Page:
Calculation of the final class score is the average of grades for the category times the weight for the category shown in table above. The final point score will not be curved. The assignment of letter grades will be made as follows:

Letter grade Point range
A 95-105
A- 90-94
B+ 86-89
B 82-85
B- 78-81
C+ 74-77
C 70-73
F below 70

Makeup policy

There will be no makeup for missed assignments or in-class activities, and students will receive a zero. If a student is unable to deliver an assignment due to a documented illness, accommodations will be made by the instructor according to university policy.

Late work policy

Assignments are to be submitted through Canvas, presentend in class or stored in a repository. Specifics will be included in each assignment. Always check the assignment information for due dates. You lose 15% of the maximum possible grade per day for any late submissions; no late submissions accepted two weeks after original due date.

Class attendance

Students are expected to attend every class. Students should not ask for special considerations to allow them to miss classes or not take examinations, including finals, at appointed times.

Classroom citizenship

Respect for your classmates is necessary at all times. We work to maintain an environment supportive of learning in the classroom and laboratory. Towards that end, we require that you be courteous to and respectful of your fellow participants (i.e., classmates, instructors, GTAs and any tutors). In particular, unless otherwise directed for an in-class activity:

  • Put away your cellphone. If you are expecting an emergency call, sit near the door and slide out discretely to take it.
  • In class use of electronic devices in general, and laptops specifically, is permitted as a courtesy so that you may better participate and learn. If at any time the instructor judges that your use of an electronic device is becoming a distraction to others, you may be asked to to turn it off and put it away. Laptop/tablet users must sit in the back row starting from the corners.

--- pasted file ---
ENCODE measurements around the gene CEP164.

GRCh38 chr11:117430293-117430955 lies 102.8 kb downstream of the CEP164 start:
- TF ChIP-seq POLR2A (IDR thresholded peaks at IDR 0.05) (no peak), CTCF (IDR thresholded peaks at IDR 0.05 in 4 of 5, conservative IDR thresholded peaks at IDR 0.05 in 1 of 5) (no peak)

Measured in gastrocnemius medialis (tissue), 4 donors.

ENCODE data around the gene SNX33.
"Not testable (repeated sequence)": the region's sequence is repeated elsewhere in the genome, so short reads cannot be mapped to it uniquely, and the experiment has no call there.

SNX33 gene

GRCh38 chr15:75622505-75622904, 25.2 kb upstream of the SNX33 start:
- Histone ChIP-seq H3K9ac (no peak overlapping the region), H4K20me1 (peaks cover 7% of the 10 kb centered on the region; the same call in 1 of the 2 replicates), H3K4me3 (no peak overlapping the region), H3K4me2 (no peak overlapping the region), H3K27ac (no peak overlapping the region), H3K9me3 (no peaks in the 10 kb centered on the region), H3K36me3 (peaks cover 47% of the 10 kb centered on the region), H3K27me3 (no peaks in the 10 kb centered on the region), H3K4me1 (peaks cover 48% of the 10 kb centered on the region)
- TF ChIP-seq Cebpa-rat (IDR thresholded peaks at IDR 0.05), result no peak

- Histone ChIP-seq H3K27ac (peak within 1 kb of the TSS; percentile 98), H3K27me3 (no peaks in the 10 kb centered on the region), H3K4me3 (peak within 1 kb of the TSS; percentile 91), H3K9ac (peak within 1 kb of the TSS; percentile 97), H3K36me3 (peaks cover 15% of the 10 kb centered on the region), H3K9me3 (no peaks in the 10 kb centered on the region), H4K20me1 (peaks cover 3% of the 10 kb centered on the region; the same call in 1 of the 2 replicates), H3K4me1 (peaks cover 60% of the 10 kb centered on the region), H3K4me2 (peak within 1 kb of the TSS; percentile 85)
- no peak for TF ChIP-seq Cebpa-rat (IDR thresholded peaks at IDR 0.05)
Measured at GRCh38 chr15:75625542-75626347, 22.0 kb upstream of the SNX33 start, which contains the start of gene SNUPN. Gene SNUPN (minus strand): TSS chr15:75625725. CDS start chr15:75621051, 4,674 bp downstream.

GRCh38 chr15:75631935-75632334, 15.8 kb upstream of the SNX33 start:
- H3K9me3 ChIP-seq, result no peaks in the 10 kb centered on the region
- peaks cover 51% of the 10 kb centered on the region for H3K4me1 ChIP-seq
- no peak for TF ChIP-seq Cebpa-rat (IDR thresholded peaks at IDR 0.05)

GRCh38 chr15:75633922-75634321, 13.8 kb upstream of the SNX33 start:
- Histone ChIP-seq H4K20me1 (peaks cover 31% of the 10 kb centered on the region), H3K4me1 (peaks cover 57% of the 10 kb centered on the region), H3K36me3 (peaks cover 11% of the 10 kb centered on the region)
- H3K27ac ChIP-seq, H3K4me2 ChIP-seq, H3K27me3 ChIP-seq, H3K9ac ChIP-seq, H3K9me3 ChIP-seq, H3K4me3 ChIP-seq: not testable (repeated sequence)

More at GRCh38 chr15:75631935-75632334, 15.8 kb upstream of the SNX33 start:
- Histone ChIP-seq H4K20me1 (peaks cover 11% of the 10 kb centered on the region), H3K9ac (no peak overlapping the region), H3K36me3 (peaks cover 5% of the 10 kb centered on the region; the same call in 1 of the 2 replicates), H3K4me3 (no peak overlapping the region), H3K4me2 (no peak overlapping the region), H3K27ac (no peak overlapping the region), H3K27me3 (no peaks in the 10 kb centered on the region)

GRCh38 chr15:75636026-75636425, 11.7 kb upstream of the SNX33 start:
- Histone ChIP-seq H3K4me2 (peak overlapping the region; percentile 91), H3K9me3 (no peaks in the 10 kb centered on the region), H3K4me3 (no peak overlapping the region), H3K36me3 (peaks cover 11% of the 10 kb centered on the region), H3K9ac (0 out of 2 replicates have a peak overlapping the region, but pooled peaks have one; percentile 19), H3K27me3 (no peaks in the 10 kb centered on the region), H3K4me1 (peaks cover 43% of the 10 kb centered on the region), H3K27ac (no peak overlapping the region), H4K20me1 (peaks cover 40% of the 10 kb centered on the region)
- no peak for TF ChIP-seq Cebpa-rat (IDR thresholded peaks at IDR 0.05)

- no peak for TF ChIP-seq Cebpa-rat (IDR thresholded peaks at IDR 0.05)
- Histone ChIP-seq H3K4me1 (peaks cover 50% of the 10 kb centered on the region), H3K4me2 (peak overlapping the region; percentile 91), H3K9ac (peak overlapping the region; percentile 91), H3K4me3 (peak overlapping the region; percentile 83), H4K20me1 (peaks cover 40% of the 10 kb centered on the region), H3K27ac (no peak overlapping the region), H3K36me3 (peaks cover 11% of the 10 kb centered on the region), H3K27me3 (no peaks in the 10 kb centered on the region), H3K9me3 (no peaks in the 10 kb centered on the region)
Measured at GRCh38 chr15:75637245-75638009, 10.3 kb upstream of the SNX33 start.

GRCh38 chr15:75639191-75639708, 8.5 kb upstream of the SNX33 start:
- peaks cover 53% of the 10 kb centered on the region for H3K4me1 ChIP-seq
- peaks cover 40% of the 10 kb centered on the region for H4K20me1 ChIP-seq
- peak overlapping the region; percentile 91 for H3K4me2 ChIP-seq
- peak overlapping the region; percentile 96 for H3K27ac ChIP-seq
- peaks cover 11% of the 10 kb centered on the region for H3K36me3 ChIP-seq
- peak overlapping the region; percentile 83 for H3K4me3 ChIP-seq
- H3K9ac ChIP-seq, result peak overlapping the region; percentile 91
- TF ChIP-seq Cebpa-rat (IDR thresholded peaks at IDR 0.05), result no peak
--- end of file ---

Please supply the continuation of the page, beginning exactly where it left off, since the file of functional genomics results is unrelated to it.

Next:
Forum citizenship

Respect for your classmates is necessary at all times. We work to maintain an environment supportive of learning in the discussion forum. Towards that end, we require that you be courteous to and respectful of your fellow participants (i.e., classmates, instructors, GTAs and any tutors). In particular:

  • Be professional and corteous.
  • Do not post any questions about your grade or any grading issues. Such questions are private communication and must be emailed.
  • Do not post any opinions regarding your graded assignment, or any aspect of the course. You will have a chance to submit anonymous reviews at the end of the semester. Email feedback to the instructor regarding the course is acceptable and welcome.
  • Be constructive and provide complete answers.
  • Provide references and attribute credit for the content you post when needed.

The instructor reserves the right to delete postings that do not promote a conducive learning experience for students in the class.

Communication guidelines

Students are expected to be professional in the way they communicate with their fellow participants (i.e., classmates, instructors, GTAs and any tutors). Many guidelines exist for academic etiquette and written communication. Students are highly encouraged to read the next articles:

Professional Conduct

All students are expected to conduct themselves professionally. Students are assumed to be familiar with the policies in the student information sheet for the department.

This course will adhere to CSU Academic Integrity Policy as found in the the General Catalog and the Student Conduct Code. At a minimum, violations will result in a grading penalty in this course and a report to the Office of Conflict Resolution and Student Conduct Services.

students are considered computing professionals, albeit perhaps just starting. Students should be familiar with the code of conduct for the primary professional society, ACM. The ACM Code of Conduct can be found HERE.

Other policies